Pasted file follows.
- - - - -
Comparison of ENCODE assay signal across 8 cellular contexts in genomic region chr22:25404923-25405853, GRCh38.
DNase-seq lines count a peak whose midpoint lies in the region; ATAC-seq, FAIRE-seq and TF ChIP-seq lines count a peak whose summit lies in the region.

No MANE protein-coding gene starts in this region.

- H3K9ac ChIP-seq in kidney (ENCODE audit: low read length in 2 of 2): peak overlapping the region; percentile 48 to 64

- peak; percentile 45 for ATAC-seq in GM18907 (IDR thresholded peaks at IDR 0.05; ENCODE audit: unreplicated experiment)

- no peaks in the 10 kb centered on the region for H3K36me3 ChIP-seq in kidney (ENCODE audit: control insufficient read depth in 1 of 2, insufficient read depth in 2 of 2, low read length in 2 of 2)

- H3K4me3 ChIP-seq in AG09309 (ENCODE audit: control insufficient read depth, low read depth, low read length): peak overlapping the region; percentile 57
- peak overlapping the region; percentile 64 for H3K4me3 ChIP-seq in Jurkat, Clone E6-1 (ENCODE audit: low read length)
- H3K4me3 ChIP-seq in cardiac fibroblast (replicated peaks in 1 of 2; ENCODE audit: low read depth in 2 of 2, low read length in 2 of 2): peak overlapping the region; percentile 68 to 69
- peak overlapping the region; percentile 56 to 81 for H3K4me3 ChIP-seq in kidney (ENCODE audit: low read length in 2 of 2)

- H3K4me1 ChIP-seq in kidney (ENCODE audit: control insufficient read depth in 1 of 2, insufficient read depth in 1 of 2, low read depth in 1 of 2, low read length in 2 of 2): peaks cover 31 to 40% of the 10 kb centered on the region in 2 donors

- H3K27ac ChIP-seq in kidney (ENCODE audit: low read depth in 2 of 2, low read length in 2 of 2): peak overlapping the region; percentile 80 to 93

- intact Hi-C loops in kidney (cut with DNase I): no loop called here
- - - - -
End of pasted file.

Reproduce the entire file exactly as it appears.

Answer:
Comparison of ENCODE assay signal across 8 cellular contexts in genomic region chr22:25404923-25405853, GRCh38.
DNase-seq lines count a peak whose midpoint lies in the region; ATAC-seq, FAIRE-seq and TF ChIP-seq lines count a peak whose summit lies in the region.

No MANE protein-coding gene starts in this region.

- H3K9ac ChIP-seq in kidney (ENCODE audit: low read length in 2 of 2): peak overlapping the region; percentile 48 to 64

- peak; percentile 45 for ATAC-seq in GM18907 (IDR thresholded peaks at IDR 0.05; ENCODE audit: unreplicated experiment)

- no peaks in the 10 kb centered on the region for H3K36me3 ChIP-seq in kidney (ENCODE audit: control insufficient read depth in 1 of 2, insufficient read depth in 2 of 2, low read length in 2 of 2)

- H3K4me3 ChIP-seq in AG09309 (ENCODE audit: control insufficient read depth, low read depth, low read length): peak overlapping the region; percentile 57
- peak overlapping the region; percentile 64 for H3K4me3 ChIP-seq in Jurkat, Clone E6-1 (ENCODE audit: low read length)
- H3K4me3 ChIP-seq in cardiac fibroblast (replicated peaks in 1 of 2; ENCODE audit: low read depth in 2 of 2, low read length in 2 of 2): peak overlapping the region; percentile 68 to 69
- peak overlapping the region; percentile 56 to 81 for H3K4me3 ChIP-seq in kidney (ENCODE audit: low read length in 2 of 2)

- H3K4me1 ChIP-seq in kidney (ENCODE audit: control insufficient read depth in 1 of 2, insufficient read depth in 1 of 2, low read depth in 1 of 2, low read length in 2 of 2): peaks cover 31 to 40% of the 10 kb centered on the region in 2 donors

- H3K27ac ChIP-seq in kidney (ENCODE audit: low read depth in 2 of 2, low read length in 2 of 2): peak overlapping the region; percentile 80 to 93

- intact Hi-C loops in kidney (cut with DNase I): no loop called here